With Thunderbird 2 nearby, Thunderbird 4 does not have extensive armoury on board. This would reduce its flexibility, speed and increase its weight. For "ordinary" protection it can fire missiles from the front rescue equipment area.


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Launch from Tracy Island in Terror in New York City
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Launch from land in Desperate Intruder

For Thunderbird 4 to move quickly, turbo engines are used. Ordinary boats may use propellers that push against the water and, in return, the water pushes the boat and makes it move forward (Newton’s Third Law). Propellers won’t accomplish what is required of Thunderbird 4, though. With a speed of 160 knots (279km/h) and a less than perfect hydrodynamic shape, three turbo-engines are installed inside the nacelles. One nacelle is placed at each side of Thunderbird 4 and one is placed on top. By and large, they surround the submarine's main ballast tank.

The engines can work in both directions. This allows Thunderbird 4 to move forwards or backwards. In a forward direction, water enters at the front of the engine and is thrust out at the rear. As explained above, the force the engines exert on the passing water results in a counterforce, making the submarine move forwards. It depends entirely on the shape of the rudders or propellers how efficient the power of the engine is used to convert it into kinetic energy.

The rudder of Thunderbird 4 is cleverly put right in front of the exhaust stream: each nacelle has such a set of rudders or steering vanes at each end. They look like a grill, but each vane can rotate along an axis, to position it in a left-right or up-down orientation. The top nacelle vanes will cause a left or right movement, the side nacelles cause up or down movement. For this to work, the vanes need be almost at the edge of the nacelles and not half hidden inside as seems to be the case. Half hidden means that the nacelle walls produce a counterforce that opposes the movement Gordon wants to accomplish.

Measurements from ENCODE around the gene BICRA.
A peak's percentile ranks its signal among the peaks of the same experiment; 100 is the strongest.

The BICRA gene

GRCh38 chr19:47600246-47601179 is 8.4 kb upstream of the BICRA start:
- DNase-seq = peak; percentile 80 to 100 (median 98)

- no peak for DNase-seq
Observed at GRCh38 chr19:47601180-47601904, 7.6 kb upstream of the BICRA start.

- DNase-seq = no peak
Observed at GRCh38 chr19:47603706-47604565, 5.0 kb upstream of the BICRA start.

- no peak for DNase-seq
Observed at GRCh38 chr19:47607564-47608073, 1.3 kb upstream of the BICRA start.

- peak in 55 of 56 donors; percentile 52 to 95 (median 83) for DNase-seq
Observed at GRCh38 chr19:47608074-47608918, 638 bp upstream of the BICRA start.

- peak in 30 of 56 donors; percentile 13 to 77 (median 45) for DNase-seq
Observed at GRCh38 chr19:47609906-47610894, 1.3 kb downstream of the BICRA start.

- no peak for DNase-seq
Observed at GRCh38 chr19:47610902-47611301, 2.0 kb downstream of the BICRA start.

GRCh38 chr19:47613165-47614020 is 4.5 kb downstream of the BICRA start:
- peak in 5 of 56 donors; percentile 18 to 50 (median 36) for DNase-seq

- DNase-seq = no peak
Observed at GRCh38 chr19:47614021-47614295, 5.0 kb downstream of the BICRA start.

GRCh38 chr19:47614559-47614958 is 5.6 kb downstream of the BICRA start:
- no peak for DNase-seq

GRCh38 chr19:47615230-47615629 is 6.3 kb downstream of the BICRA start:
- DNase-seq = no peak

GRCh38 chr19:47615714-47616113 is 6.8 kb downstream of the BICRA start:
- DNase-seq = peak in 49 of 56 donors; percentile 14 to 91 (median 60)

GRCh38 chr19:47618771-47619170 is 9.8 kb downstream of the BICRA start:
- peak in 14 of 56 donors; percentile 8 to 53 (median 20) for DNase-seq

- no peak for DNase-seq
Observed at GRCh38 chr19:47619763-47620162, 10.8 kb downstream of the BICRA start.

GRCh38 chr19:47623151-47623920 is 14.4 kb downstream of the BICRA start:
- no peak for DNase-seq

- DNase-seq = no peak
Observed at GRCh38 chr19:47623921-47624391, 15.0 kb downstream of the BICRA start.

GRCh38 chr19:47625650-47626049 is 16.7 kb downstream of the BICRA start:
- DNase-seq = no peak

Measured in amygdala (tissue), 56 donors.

To sail at the surface as well as to launch from the Thunderbird 2 Pod 4 launch ramp (on water or on land) or the Tracy Island launch ramp, two powerful thruster engines are mounted at the bottom sides of Thunderbird 4. They deliver a strong forward thrust.

The vanes in the nacelles tilt Thunderbird 4 upwards, downwards or turn it sideways in combination with the torque produced by the deadweight. Together with its forward movement this allows Thunderbird 4 to swiftly move forwards (or backwards) at any angle.

Power requirements

Thunderbird 4 front elevation
up/down steering vanes
up/down steering vanes
left/right steering vanes
turbo-engines for surface sailing
Engine placement on Thunderbird 4

For a 60,000kg submarine (9,800 kg "dry" plus filled ballast tanks of 51,200kg) that must travel underwater at a speed of 77m/s (278km/h), powerful engines are required to make this possible. Additional power is required to operate rescue equipment or in cases where the object of rescue needs to be pushed or pulled through the water.

According to specifications, the maximum speed is obtained within 10 seconds. Once this speed is reached, power is still needed to compensate for the resistance (drag) of the water while moving through it. To produce the maximum speed of 77m/s, ignoring water drag, requires a power level (energy per second) of 17.8MW to give it its final kinetic energy (½mv2) within the 10 seconds specified.

To overcome drag, the engine must produce a force of a magnitude equal to the drag but directed in the opposite direction. This is similar to a situation where a car engine must provide power to overcome the air resistance that would otherwise slow it down to a final standstill.